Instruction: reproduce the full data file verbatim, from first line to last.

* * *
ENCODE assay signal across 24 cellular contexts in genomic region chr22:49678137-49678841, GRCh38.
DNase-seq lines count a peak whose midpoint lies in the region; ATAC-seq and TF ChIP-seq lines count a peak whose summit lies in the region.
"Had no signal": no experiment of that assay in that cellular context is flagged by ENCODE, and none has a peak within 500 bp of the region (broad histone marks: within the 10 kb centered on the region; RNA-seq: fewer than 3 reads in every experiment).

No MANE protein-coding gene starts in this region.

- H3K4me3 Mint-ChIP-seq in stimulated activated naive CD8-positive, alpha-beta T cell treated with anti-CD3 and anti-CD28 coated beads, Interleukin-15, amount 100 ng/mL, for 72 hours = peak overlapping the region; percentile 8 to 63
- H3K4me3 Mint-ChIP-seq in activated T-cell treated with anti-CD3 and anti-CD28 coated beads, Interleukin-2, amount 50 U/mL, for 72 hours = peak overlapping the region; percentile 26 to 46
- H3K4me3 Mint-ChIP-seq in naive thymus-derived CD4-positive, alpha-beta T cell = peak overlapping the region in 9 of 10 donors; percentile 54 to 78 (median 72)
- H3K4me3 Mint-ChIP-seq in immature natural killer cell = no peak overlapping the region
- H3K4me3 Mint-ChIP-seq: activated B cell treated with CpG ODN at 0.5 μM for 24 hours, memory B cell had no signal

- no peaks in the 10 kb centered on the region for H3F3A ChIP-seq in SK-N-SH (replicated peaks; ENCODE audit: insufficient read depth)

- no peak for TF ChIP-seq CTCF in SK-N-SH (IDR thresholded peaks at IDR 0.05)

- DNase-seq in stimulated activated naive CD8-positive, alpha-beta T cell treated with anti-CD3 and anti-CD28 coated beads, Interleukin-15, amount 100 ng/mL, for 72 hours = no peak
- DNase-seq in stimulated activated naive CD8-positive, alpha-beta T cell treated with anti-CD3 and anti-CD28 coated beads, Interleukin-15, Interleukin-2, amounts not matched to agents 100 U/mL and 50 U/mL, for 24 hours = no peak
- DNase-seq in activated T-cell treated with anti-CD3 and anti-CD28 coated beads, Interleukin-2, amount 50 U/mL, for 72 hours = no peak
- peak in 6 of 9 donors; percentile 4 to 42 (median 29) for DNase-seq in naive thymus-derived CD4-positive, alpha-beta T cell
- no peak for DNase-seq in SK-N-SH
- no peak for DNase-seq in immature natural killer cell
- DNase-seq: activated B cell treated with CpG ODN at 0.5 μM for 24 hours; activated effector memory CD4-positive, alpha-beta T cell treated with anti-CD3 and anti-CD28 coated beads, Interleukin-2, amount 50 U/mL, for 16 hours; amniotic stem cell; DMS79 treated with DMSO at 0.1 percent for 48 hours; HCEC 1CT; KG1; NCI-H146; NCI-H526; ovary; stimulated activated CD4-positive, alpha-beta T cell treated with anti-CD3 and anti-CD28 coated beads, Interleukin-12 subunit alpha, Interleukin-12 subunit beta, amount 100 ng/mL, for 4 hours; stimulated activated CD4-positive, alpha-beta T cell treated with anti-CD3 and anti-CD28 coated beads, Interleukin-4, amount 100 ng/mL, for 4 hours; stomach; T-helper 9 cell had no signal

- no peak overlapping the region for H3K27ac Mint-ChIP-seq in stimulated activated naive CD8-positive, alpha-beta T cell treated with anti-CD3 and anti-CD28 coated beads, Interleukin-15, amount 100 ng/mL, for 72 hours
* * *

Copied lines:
ENCODE assay signal across 24 cellular contexts in genomic region chr22:49678137-49678841, GRCh38.
DNase-seq lines count a peak whose midpoint lies in the region; ATAC-seq and TF ChIP-seq lines count a peak whose summit lies in the region.
"Had no signal": no experiment of that assay in that cellular context is flagged by ENCODE, and none has a peak within 500 bp of the region (broad histone marks: within the 10 kb centered on the region; RNA-seq: fewer than 3 reads in every experiment).

No MANE protein-coding gene starts in this region.

- H3K4me3 Mint-ChIP-seq in stimulated activated naive CD8-positive, alpha-beta T cell treated with anti-CD3 and anti-CD28 coated beads, Interleukin-15, amount 100 ng/mL, for 72 hours = peak overlapping the region; percentile 8 to 63
- H3K4me3 Mint-ChIP-seq in activated T-cell treated with anti-CD3 and anti-CD28 coated beads, Interleukin-2, amount 50 U/mL, for 72 hours = peak overlapping the region; percentile 26 to 46
- H3K4me3 Mint-ChIP-seq in naive thymus-derived CD4-positive, alpha-beta T cell = peak overlapping the region in 9 of 10 donors; percentile 54 to 78 (median 72)
- H3K4me3 Mint-ChIP-seq in immature natural killer cell = no peak overlapping the region
- H3K4me3 Mint-ChIP-seq: activated B cell treated with CpG ODN at 0.5 μM for 24 hours, memory B cell had no signal

- no peaks in the 10 kb centered on the region for H3F3A ChIP-seq in SK-N-SH (replicated peaks; ENCODE audit: insufficient read depth)

- no peak for TF ChIP-seq CTCF in SK-N-SH (IDR thresholded peaks at IDR 0.05)

- DNase-seq in stimulated activated naive CD8-positive, alpha-beta T cell treated with anti-CD3 and anti-CD28 coated beads, Interleukin-15, amount 100 ng/mL, for 72 hours = no peak
- DNase-seq in stimulated activated naive CD8-positive, alpha-beta T cell treated with anti-CD3 and anti-CD28 coated beads, Interleukin-15, Interleukin-2, amounts not matched to agents 100 U/mL and 50 U/mL, for 24 hours = no peak
- DNase-seq in activated T-cell treated with anti-CD3 and anti-CD28 coated beads, Interleukin-2, amount 50 U/mL, for 72 hours = no peak
- peak in 6 of 9 donors; percentile 4 to 42 (median 29) for DNase-seq in naive thymus-derived CD4-positive, alpha-beta T cell
- no peak for DNase-seq in SK-N-SH
- no peak for DNase-seq in immature natural killer cell
- DNase-seq: activated B cell treated with CpG ODN at 0.5 μM for 24 hours; activated effector memory CD4-positive, alpha-beta T cell treated with anti-CD3 and anti-CD28 coated beads, Interleukin-2, amount 50 U/mL, for 16 hours; amniotic stem cell; DMS79 treated with DMSO at 0.1 percent for 48 hours; HCEC 1CT; KG1; NCI-H146; NCI-H526; ovary; stimulated activated CD4-positive, alpha-beta T cell treated with anti-CD3 and anti-CD28 coated beads, Interleukin-12 subunit alpha, Interleukin-12 subunit beta, amount 100 ng/mL, for 4 hours; stimulated activated CD4-positive, alpha-beta T cell treated with anti-CD3 and anti-CD28 coated beads, Interleukin-4, amount 100 ng/mL, for 4 hours; stomach; T-helper 9 cell had no signal

- no peak overlapping the region for H3K27ac Mint-ChIP-seq in stimulated activated naive CD8-positive, alpha-beta T cell treated with anti-CD3 and anti-CD28 coated beads, Interleukin-15, amount 100 ng/mL, for 72 hours